- In December, several large California school districts including Los Angeles Unified pushed back vaccine mandate deadlines to avoid having to switch thousands of unvaccinated students to remote learning, reported EdSource. California became the first state to mandate student COVID-19 vaccination when Gov. Gavin Newsom announced the move in October, pending full U.S. Food and Drug Administration approval younger students.
- Newsom has encouraged local districts to issue their own mandates “more expeditiously” if they see fit. The Pfizer-BioNTech vaccine currently has full FDA approval for people 16 and older, but it is still only authorized under emergency use for ages 5 to 15.
- While Newsom said he expected other states to follow suit on vaccine mandates for students, so far only Louisiana and Washington, D.C. have done so. Even so, more states are moving in the opposite direction: As of Jan. 3, 17 states ban requiring student COVID-19 vaccination, according to the National Academy of State Health Policy.
Louisiana Gov. John Bel Edwards announced in December vaccines will be required for students 16 and older starting in the fall. The D.C. City Council voted in December to require eligible students in the district to receive a fully approved COVID-19 vaccine for the 2022-23 school year, according to WTOP.
Even without state mandates in place, some individual school districts have started enforcing their own vaccine requirements.
But it’s still difficult for districts to enforce mandates without the state backing them up, said Dorit Reiss, professor of law at University of California, Hastings in San Francisco. California’s statewide mandate cannot go into effect until the FDA fully approves the vaccine for younger students.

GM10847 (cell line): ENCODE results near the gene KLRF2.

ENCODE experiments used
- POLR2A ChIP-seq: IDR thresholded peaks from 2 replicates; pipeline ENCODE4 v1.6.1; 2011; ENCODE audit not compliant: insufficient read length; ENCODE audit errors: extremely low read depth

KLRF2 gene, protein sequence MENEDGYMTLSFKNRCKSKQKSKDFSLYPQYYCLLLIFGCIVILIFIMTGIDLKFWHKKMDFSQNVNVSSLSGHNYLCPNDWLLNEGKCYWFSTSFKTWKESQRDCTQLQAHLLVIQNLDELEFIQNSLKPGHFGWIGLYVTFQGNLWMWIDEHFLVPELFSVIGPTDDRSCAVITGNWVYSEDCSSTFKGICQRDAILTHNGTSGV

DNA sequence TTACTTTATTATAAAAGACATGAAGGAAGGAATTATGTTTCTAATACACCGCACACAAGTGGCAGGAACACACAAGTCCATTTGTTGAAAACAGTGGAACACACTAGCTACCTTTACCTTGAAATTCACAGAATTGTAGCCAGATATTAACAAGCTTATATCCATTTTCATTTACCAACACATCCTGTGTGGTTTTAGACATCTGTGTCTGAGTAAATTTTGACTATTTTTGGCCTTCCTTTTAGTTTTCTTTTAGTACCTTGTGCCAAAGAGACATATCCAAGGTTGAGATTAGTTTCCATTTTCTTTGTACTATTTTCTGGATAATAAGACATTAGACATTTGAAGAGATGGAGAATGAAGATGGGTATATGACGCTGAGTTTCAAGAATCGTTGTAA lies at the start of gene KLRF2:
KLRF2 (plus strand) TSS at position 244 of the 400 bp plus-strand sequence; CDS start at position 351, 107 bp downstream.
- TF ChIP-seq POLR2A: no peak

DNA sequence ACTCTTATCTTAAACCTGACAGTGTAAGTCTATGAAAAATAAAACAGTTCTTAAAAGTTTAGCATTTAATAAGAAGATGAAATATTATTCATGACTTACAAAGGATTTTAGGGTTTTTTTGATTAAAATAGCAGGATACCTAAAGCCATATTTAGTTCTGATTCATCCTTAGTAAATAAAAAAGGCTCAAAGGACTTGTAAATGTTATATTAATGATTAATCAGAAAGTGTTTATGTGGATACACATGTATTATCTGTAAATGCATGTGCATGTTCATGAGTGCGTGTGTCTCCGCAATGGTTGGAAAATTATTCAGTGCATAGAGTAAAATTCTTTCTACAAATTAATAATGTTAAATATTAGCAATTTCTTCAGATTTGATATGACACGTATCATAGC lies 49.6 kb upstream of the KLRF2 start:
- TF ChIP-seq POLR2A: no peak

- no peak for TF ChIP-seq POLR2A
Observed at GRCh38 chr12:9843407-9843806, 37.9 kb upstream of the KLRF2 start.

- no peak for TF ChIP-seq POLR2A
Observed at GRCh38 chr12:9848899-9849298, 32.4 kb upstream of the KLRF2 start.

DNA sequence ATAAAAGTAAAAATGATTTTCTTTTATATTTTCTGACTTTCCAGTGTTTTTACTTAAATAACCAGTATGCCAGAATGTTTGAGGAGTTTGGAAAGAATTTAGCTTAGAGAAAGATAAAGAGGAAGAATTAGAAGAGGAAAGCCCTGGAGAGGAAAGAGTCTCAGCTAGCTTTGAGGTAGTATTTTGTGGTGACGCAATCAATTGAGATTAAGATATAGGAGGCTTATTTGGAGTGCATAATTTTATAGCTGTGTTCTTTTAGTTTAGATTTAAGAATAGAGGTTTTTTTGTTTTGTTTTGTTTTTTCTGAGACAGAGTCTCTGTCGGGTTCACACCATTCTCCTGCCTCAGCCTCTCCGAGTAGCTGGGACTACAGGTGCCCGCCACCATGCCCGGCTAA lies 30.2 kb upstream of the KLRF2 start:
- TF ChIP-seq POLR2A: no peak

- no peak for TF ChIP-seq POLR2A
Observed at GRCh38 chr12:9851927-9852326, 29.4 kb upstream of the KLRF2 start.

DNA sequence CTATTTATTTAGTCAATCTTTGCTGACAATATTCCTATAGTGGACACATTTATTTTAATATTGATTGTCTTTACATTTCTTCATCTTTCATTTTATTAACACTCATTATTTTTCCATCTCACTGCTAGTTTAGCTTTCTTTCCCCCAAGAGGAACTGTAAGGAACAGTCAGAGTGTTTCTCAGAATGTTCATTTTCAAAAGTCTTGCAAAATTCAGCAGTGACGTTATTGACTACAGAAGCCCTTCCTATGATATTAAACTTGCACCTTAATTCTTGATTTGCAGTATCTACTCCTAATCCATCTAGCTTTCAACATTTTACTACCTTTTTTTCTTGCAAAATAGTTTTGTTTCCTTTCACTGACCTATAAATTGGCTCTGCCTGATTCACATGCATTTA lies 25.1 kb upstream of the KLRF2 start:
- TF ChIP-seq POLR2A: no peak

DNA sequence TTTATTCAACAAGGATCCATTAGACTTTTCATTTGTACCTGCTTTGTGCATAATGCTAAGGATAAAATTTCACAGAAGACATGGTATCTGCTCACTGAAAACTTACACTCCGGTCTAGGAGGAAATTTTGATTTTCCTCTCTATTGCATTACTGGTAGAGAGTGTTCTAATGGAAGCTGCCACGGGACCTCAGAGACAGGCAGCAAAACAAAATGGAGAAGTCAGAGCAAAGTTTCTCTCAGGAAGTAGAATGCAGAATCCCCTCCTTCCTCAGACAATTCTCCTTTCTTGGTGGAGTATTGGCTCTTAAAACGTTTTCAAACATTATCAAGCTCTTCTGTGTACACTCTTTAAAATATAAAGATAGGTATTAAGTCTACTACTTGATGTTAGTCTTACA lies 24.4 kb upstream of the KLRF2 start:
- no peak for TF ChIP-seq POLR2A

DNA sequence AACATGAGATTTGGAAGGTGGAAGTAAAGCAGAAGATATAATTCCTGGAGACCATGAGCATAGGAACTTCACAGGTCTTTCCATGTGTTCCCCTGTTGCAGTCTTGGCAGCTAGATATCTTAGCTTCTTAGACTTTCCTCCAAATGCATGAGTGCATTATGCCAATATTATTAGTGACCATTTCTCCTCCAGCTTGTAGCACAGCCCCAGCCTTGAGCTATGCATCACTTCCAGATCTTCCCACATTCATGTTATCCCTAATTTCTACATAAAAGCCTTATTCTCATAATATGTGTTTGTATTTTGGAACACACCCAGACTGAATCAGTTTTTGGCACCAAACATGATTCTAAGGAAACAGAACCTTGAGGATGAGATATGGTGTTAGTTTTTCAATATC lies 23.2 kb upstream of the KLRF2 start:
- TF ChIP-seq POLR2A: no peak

And with some district mandates, lawsuits follow. So far, legal challenges by parent activist groups against the Los Angeles Unified School District’s strict vaccine mandate have failed, Reiss said.
“We’re learning that the mandates have at least a decent chance of being upheld in court,” Reiss said. “If you look at childhood vaccine mandates, the most recent new mandates came in when vaccination mandates were already high.”
Reiss said COVID-19 vaccine mandates have been more successful for school employees than for students. In that case, it might make more sense for schools to first focus on workplace mandates over student ones, she said.
While LAUSD’s vaccine mandate for students is currently legally sustainable, Reiss said it poses logistical challenges on top of facing widespread resistance due to misinformation.
A logistical issue came up for LAUSD when the district pushed back a Jan. 10 deadline requiring students 12 and older to receive two doses of a COVID-19 vaccine. Instead, the requirement will take effect at the start of the 2022-23 school year, because the district is currently too understaffed to serve unvaccinated students in its independent study program, according to EdSource.
The pandemic has politicized mandates to the point where some parents have rejected any kind of related COVID-19 measure, said Dr. Dean Blumberg, a pediatrict infectious disease specialist affiliated with University of California, Davis Health in Sacramento.
“Whether it’s immunization, whether it’s masking, whether it’s quarantining, they’re just against all those public health measures,” he said. “That’s a long-term issue I think we’re going to have to deal with in the U.S. for a long time.”
Meanwhile, COVID-19 cases among children reached the highest case count reported since the beginning of the pandemic with the week ending Dec. 30, according to the American Academy of Pediatrics. As of Jan. 5, 25% of 5-11 year olds nationwide have received at least one dose of a COVID-19 vaccine, AAP reports, while 63% of those ages 12 to 17 have gotten at least one shot.
Even though omicron has increased COVID-19 cases and put further strain on schools as of late, Blumberg said the spread is expected to peak and calm down by the end of January or early February.
So while omicron increases the urgency to discuss the need for school vaccine mandates, Blumberg said he doesn’t believe the situation has developed enough to require K-12 vaccine requirements.
When more data is available within the next several years, then it might be more feasible to start large-scale COVID-19 vaccine mandates, he said. But at this time, Blumberg said there is not enough information to move forward with more statewide mandates.